As part of Vulture’s weeklong series of stories about the wonder of special effects, they spoke to 42 filmmakers — directors, cinematographers, effects artists — about the toughest effect they’ve ever pulled off. The resulting stories run the gamut from the computer-generated to the practical, the spectacular to the subtle, and all of them remind us of the sweat that goes into making movie magic.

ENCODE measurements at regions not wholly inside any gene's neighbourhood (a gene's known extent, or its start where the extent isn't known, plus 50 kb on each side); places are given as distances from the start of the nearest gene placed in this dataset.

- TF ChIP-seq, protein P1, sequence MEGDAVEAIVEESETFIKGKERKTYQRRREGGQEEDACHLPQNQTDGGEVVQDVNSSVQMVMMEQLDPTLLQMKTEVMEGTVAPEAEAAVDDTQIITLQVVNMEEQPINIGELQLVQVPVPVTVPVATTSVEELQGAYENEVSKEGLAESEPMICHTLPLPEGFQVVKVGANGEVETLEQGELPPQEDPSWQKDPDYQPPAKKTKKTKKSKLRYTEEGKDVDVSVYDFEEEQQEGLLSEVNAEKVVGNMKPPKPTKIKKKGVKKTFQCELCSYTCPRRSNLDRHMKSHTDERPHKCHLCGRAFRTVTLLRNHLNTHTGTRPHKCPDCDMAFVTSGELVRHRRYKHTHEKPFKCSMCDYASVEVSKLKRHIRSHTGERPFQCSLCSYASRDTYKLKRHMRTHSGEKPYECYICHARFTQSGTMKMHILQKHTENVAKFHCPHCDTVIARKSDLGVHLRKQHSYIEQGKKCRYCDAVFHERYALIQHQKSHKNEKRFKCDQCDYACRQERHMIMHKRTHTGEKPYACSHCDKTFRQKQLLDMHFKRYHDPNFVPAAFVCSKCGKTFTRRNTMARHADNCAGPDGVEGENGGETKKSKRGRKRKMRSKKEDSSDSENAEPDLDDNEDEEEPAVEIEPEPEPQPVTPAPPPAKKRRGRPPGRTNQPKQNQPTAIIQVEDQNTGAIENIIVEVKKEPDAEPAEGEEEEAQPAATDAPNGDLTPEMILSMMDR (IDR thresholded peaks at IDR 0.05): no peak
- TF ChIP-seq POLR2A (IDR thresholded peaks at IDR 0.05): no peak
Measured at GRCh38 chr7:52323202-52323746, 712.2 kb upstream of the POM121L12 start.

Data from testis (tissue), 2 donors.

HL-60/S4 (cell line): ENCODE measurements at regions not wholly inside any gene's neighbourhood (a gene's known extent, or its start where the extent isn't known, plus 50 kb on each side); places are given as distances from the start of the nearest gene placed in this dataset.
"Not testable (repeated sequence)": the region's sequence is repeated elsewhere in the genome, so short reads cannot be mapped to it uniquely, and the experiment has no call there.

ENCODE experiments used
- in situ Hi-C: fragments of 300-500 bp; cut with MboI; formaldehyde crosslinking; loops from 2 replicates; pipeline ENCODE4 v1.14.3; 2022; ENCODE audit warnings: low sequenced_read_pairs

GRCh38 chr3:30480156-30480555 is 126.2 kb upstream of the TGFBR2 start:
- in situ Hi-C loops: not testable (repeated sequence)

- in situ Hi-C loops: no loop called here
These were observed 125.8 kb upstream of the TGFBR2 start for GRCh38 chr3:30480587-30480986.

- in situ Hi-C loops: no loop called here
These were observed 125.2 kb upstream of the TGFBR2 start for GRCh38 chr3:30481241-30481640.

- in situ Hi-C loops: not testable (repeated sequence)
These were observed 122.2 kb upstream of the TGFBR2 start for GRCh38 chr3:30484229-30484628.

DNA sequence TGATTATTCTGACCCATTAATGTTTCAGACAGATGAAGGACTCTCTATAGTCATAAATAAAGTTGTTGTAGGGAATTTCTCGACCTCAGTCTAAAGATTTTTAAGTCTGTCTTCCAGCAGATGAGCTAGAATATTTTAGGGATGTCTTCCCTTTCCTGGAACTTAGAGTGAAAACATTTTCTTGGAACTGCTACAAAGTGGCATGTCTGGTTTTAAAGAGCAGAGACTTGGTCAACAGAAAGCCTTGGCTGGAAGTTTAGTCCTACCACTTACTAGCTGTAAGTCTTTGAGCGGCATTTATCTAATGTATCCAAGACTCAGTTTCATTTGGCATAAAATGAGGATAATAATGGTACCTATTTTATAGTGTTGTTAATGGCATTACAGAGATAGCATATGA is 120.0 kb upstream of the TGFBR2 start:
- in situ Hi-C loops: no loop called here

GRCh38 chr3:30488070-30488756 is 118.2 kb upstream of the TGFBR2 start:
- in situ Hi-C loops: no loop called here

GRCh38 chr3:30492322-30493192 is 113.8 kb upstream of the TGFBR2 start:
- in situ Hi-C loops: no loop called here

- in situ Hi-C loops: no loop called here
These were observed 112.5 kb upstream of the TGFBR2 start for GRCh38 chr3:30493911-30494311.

The Duffer brothers are full-on fans of ’80s movies with old practical SFX — good old animatronics. If you want fake blood, you bring fake blood to the set, and if you want slime, you get real slime. Of course, this approach requires really long reset times, and it’s not always convenient. The main reason they prefer it to CGI, though, is if you look at CGI creatures versus those in, say, The Thing or the original Hellraiser, the CGI monsters aren’t dripping goo; it wasn’t really possible to do that with CGI. So going into Stranger Things three, the number one thing they said was, if we are going to make a creature in CGI, it has to be insanely wet and slimy and stick. Everything has to drip. The first creature we did was the first version of the Mind Flayer — this little creepy thing that forms after the rat explodes inside the cage, in episode two. We refer to this creature internally as The Goop. The Goop would be the first creature established as the materialization of the Mind Flayer, and it would grow and evolve and become more agile and defined. We started with the idea of thousands of rats screaming in pain in a very dark basement. The Duffers wanted the rats to explode — or to be more precise, implode. That made it a little more interesting. You’re not looking for guts and blood to splatter all over the place like a grenade effect. You want the rats to sort of flip inside out, instantly. It would splatter, but not separate into isolated chunks. The problem was, as much as the Duffers loved gore, they said they would have a hard time getting it through Netflix if it was too descriptive — that is, once the rats start flipping inside out, we had to be careful not to make it too biological, where we can see the heart and the lungs and the eyeballs. It had to be something that looked nasty, but on that thin line between spooky-cool and outright gory. So we made a system using an animated rig rat asset and a recipe from the creature effect department. We could make it flip inside out and hide the fur instantly in a thick pile of nondescript guts and blood and mucus.